How to configure a Linux machine to get time from an NTP server

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Use apt-get or yum to install the NTP daemon on the client PC.

[root@client1 ~]# yum install ntp

 

In the /etc/ntp.conf file, comment out the 4 pool NTP pool servers, and then add peer ntp.example.com. Replace ntp1.example.com with the actual hostname of your NTP server. Peer configures the client to use the NTP server for time.

#server 0.distro.pool.ntp.org iburst
#server 1.distro.pool.ntp.org iburst
#server 2.distro.pool.ntp.org iburst
#server 3.distro.pool.ntp.org iburst
peer ntp1.example.com

 

Start the NTP daemon, and ensure the daemon is active and running.

[root@server1 ~]# systemctl start ntpd
[root@server1 ~]# systemctl status ntpd

 

Configure ntp to automatically run after boot.

[root@server1 ~]# systemctl enable ntpd

 

The ntpq -p command can be used to ensure the machine is using your NTP server. The record that begins with the * special character is the primary NTP server, and the records that begin with + are the backup NTP servers.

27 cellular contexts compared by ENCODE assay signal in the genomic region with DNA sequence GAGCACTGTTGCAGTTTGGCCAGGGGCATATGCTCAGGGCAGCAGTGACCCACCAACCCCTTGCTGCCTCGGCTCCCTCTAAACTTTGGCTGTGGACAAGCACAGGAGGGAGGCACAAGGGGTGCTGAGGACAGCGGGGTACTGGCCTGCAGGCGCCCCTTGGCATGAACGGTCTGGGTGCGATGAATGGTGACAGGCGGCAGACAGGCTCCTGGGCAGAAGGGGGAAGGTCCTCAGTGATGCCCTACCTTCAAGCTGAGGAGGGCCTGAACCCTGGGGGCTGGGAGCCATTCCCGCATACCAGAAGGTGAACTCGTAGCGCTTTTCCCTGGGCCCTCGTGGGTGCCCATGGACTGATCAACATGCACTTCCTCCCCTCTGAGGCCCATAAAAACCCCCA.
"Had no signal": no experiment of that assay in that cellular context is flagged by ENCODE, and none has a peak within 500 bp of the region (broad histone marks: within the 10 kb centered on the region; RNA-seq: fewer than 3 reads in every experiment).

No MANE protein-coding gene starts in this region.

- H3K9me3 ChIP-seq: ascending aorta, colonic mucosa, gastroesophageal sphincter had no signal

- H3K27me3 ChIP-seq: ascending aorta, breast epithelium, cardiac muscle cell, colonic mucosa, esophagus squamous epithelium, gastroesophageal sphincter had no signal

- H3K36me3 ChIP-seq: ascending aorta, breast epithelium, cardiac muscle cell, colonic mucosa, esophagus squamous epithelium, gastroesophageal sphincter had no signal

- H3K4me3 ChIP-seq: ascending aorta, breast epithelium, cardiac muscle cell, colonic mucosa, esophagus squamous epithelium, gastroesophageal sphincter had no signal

[root@server1 ~]# ntpq -p
     remote             refid      st t when poll reach   delay   offset  jitter
================================================================================
*ntp1.example.com  198.60.22.240    2 u   21   64    0    0.000    0.000   0.000
+ntp2.example.com  198.60.22.240    2 u   21   64    0    0.000    0.000   0.000

 

Use the date command to verify the machine is getting the correct date and time from the NTP server.

[root@server1 ~]# date
Mon Jan 01 00:01:01 CDT 2016

 



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